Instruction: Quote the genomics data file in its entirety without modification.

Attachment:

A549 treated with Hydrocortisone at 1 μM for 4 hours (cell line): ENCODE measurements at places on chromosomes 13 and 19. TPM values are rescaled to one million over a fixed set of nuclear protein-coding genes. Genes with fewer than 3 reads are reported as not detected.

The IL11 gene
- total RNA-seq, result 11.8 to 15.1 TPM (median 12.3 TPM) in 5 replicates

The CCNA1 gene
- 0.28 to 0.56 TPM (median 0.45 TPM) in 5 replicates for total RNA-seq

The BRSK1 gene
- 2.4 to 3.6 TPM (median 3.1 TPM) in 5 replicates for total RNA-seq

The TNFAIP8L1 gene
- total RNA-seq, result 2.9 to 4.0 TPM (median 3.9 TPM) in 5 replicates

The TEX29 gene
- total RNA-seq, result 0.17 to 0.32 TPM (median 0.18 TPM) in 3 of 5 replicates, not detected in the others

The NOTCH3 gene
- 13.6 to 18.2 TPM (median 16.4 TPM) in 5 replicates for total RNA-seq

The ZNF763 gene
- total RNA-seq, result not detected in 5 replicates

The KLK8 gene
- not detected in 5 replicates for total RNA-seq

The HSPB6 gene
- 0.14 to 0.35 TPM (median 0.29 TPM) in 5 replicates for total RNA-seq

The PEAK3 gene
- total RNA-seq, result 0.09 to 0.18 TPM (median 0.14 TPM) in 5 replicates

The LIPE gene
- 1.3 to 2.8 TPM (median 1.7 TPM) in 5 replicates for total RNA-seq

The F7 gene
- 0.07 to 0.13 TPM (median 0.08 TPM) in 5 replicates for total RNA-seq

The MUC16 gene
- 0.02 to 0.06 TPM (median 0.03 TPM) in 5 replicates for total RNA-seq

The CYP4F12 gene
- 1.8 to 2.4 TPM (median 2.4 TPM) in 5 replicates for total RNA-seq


A549 treated with Hydrocortisone at 1 μM for 4 hours (cell line): ENCODE measurements at places on chromosomes 13 and 19. TPM values are rescaled to one million over a fixed set of nuclear protein-coding genes. Genes with fewer than 3 reads are reported as not detected.

The IL11 gene
- total RNA-seq, result 11.8 to 15.1 TPM (median 12.3 TPM) in 5 replicates

The CCNA1 gene
- 0.28 to 0.56 TPM (median 0.45 TPM) in 5 replicates for total RNA-seq

The BRSK1 gene
- 2.4 to 3.6 TPM (median 3.1 TPM) in 5 replicates for total RNA-seq

The TNFAIP8L1 gene
- total RNA-seq, result 2.9 to 4.0 TPM (median 3.9 TPM) in 5 replicates

The TEX29 gene
- total RNA-seq, result 0.17 to 0.32 TPM (median 0.18 TPM) in 3 of 5 replicates, not detected in the others

The NOTCH3 gene
- 13.6 to 18.2 TPM (median 16.4 TPM) in 5 replicates for total RNA-seq

The ZNF763 gene
- total RNA-seq, result not detected in 5 replicates

The KLK8 gene
- not detected in 5 replicates for total RNA-seq

The HSPB6 gene
- 0.14 to 0.35 TPM (median 0.29 TPM) in 5 replicates for total RNA-seq

The PEAK3 gene
- total RNA-seq, result 0.09 to 0.18 TPM (median 0.14 TPM) in 5 replicates

The LIPE gene
- 1.3 to 2.8 TPM (median 1.7 TPM) in 5 replicates for total RNA-seq

The F7 gene
- 0.07 to 0.13 TPM (median 0.08 TPM) in 5 replicates for total RNA-seq

The MUC16 gene
- 0.02 to 0.06 TPM (median 0.03 TPM) in 5 replicates for total RNA-seq

The CYP4F12 gene
- 1.8 to 2.4 TPM (median 2.4 TPM) in 5 replicates for total RNA-seq